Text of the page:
Indeed, French laws only prohibit the wearing:
- of the burqa and the niqab in public (since 2010),
- and of muslim headscarves and other conspicuous religious symbols in schools (since 2004).
Elsewhere in France, the wearing of conspicuous religious symbols is legal.
In its August 26th decision, the Court stated consequently that neither the principle of secularism, nor the health and safety could be sufficient legal basis for such bans. Moreover, the Court refused to consider that burkinis were likely to disturb public order on the beaches. Therefore, the Council of State suspended the burkini ban of Villeneuve-Loubet (the municipality concerned) in a ruling that will create precedent.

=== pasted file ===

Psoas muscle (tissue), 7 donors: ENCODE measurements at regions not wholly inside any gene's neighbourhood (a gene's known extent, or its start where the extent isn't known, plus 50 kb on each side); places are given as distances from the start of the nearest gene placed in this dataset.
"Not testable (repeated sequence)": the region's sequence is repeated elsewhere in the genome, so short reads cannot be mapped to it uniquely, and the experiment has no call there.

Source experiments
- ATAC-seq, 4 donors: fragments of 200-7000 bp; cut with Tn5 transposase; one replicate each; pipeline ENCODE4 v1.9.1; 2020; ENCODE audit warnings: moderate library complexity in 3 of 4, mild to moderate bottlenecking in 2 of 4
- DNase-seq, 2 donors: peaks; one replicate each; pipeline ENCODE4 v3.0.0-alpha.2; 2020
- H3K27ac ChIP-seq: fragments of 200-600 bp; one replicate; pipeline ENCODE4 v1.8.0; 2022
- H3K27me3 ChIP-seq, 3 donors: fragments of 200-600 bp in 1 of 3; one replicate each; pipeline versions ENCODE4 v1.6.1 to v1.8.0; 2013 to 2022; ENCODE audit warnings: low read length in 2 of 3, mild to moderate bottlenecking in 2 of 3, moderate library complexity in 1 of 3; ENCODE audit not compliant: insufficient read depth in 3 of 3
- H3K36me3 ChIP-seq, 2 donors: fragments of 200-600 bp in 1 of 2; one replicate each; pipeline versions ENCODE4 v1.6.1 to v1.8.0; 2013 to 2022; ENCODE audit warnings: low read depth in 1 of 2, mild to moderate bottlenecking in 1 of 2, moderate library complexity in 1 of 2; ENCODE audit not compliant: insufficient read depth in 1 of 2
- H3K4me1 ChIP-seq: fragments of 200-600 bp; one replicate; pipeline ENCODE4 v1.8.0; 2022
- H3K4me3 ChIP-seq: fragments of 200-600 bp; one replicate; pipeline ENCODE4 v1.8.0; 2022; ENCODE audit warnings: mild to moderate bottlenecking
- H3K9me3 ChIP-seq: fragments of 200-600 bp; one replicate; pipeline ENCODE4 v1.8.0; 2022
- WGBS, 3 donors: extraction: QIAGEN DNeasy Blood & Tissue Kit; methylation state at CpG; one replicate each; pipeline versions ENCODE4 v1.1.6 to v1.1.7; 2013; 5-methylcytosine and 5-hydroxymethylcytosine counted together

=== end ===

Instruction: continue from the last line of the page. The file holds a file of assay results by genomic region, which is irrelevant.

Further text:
Be that as it may, the burkini bans of all the others municipalities are about to expire (at the end of August), since they were (for most) limited to the summer. As for the others, they should now be overturned by the local Courts, applying the Council of State ruling (the Administrative Tribunal of Nice was the first to overturn a bukini ban, August 30th, since the Council of State ruling). Mayors could also deliberately withdraw their decisions, which are unsound in law.
The only way to ban burkinis from now on in France will be to pass a law. However, it should not be as easy as it seems. Indeed, such a law would have to pass through the filter of the Constitutional Council, which is likely to take over the arguments already advanced by the Council of State. Some French politicians are therefore already proposing to amend the Constitution to ban burkinis everywhere.
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